The Molecular Basis of Focal Cyst Formation in Human Autosomal Dominant Polycystic Kidney Disease Type I

Department of Medicine, Division of Nephrology, The Johns Hopkins University School of Medicine, Baltimore, Maryland 21205, USA.
Cell (Impact Factor: 32.24). 01/1997; 87(6):979-87. DOI: 10.1016/S0092-8674(00)81793-6
Source: PubMed


Autosomal dominant polycystic kidney disease (ADPKD) is a common disease and an important cause of renal failure. It is characterized by considerable intrafamilial phenotypic variation and focal cyst formation. To elucidate the molecular basis for these observations, we have developed a novel method for isolating renal cystic epithelia from single cysts and have used it to show that individual renal cysts in ADPKD are monoclonal. Loss of heterozygosity was discovered within a subset of cysts for two closely linked polymorphic markers located within the PKD1 gene. Genetic analysis revealed that it was the normal haplotype that was lost. This study provides a molecular explanation for the focal nature of cyst formation and a probable mechanism whereby mutations cause disease. The high rate at which "second hits" must occur to account for the large number of cysts observed suggests that unique structural features of the PKD1 gene may be responsible for its mutability.

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    • "OPG was also found on the luminal side on non-cystic CKD tubules. In ADPKD cyst formation starts during renal development [65], [66] and progresses continuously in adulthood. PKD protein-positive exosomes have been characterized, [67] showing that some key proteins are shed in membrane particles in the urine. "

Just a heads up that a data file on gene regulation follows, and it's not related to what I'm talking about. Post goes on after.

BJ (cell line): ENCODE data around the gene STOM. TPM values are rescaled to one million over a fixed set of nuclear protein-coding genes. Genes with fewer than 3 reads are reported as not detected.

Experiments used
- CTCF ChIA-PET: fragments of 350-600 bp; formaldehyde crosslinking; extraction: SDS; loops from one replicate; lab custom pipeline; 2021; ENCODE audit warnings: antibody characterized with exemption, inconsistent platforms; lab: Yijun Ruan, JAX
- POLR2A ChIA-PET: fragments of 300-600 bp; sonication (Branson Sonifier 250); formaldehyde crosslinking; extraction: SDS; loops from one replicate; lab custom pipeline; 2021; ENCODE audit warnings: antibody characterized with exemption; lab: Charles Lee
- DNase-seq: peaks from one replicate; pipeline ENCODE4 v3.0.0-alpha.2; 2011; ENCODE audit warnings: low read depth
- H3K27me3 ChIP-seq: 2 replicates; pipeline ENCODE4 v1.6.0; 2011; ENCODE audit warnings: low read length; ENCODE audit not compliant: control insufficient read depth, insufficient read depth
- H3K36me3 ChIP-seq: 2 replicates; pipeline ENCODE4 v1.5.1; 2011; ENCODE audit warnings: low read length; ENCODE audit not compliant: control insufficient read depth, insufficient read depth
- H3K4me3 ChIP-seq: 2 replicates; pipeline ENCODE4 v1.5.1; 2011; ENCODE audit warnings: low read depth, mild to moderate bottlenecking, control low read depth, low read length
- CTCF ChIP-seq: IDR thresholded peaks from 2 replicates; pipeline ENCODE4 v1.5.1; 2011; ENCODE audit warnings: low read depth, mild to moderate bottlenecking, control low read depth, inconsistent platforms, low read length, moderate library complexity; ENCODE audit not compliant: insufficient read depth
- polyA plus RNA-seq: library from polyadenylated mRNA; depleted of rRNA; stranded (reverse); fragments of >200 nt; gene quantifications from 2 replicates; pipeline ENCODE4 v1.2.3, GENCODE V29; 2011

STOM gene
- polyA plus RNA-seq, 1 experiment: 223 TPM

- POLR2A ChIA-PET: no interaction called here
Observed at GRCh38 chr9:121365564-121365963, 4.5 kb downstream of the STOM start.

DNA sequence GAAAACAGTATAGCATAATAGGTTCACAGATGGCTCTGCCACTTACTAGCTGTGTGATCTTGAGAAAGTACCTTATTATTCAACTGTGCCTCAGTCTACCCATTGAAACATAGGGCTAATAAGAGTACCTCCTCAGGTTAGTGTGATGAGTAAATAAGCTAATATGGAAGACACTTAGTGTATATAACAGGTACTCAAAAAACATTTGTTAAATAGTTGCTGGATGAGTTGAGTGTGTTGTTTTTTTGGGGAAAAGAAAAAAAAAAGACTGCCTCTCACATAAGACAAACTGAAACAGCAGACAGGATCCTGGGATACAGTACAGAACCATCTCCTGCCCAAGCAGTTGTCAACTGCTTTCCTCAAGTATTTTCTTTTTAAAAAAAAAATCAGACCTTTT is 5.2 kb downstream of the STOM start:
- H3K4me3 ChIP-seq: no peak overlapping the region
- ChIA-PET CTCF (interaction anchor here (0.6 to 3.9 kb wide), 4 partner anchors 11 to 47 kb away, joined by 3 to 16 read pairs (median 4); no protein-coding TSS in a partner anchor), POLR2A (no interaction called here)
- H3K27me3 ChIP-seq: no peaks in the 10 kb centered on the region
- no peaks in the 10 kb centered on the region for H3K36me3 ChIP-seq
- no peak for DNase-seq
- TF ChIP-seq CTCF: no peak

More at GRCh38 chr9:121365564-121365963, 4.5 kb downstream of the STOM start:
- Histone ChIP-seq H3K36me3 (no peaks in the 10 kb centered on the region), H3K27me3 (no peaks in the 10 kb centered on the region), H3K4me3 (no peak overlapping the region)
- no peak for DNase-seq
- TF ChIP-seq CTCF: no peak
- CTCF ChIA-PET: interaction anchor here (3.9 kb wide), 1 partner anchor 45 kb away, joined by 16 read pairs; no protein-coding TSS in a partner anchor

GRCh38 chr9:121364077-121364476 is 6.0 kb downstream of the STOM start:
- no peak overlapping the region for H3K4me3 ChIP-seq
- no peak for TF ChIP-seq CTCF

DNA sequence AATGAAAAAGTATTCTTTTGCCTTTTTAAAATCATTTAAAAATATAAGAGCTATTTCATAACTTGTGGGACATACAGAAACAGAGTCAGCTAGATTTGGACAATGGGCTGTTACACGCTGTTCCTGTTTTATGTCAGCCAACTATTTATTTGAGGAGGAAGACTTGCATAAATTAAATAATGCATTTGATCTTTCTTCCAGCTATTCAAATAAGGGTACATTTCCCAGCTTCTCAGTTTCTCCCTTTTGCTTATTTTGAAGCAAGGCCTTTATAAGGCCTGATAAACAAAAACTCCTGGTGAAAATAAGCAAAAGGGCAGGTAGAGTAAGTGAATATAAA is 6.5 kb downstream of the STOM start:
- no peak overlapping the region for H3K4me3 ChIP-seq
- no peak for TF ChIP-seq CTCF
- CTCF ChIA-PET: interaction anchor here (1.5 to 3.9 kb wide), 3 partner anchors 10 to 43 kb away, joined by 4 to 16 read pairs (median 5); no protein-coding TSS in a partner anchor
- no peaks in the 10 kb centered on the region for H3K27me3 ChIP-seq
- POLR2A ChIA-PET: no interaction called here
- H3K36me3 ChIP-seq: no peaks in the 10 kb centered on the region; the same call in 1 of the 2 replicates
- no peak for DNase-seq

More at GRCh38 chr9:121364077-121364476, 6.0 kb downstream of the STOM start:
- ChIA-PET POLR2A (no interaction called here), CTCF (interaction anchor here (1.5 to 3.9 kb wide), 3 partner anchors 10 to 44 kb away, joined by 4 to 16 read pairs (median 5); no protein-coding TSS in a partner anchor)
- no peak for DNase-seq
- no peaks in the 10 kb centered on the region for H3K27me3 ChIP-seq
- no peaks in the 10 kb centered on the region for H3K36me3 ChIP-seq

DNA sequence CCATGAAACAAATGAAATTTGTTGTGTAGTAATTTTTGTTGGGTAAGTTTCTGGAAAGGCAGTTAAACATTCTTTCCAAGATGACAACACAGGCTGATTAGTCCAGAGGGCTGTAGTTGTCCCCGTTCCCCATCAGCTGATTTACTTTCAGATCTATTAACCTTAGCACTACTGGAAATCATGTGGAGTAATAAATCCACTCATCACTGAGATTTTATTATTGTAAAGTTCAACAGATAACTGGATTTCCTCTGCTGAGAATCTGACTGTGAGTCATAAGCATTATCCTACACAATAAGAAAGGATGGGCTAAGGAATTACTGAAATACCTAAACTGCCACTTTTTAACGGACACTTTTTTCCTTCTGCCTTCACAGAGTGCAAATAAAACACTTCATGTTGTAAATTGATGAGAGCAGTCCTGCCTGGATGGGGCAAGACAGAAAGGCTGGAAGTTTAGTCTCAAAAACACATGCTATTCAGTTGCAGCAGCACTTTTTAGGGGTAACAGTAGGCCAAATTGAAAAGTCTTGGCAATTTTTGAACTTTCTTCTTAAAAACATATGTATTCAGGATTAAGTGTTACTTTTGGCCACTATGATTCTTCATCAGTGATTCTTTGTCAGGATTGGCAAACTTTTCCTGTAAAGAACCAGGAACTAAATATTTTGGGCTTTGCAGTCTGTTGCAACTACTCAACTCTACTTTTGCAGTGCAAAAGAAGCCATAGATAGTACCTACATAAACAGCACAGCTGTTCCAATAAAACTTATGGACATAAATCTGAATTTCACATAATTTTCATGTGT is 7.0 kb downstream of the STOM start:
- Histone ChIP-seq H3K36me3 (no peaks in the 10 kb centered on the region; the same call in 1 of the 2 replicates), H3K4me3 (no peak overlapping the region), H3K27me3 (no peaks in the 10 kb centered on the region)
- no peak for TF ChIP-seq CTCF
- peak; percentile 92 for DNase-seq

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    ABSTRACT: Urinary exosomes have been proposed as potential diagnostic tools. TNF superfamily cytokines and receptors may be present in exosomes and are expressed by proximal tubular cells. We have now studied the expression of selected TNF superfamily proteins in exosome-like vesicles from cultured human proximal tubular cells and human urine and have identified additional proteins in these vesicles by LC-MS/MS proteomics. Human proximal tubular cells constitutively released exosome-like vesicles that did not contain the TNF superfamily cytokines TRAIL or TWEAK. However, exosome-like vesicles contained osteoprotegerin (OPG), a TNF receptor superfamily protein, as assessed by Western blot, ELISA or selected reaction monitoring by nLC-(QQQ)MS/MS. Twenty-one additional proteins were identified in tubular cell exosome-like vesicles, including one (vitamin D binding protein) that had not been previously reported in exosome-like vesicles. Twelve were extracellular matrix proteins, including the basement membrane proteins type IV collagen, nidogen-1, agrin and fibulin-1. Urine from chronic kidney disease patients contained a higher amount of exosomal protein and exosomal OPG than urine from healthy volunteers. Specifically OPG was increased in autosomal dominant polycystic kidney disease urinary exosome-like vesicles and expressed by cystic epithelium in vivo. In conclusion, OPG is present in exosome-like vesicles secreted by proximal tubular epithelial cells and isolated from Chronic Kidney Disease urine.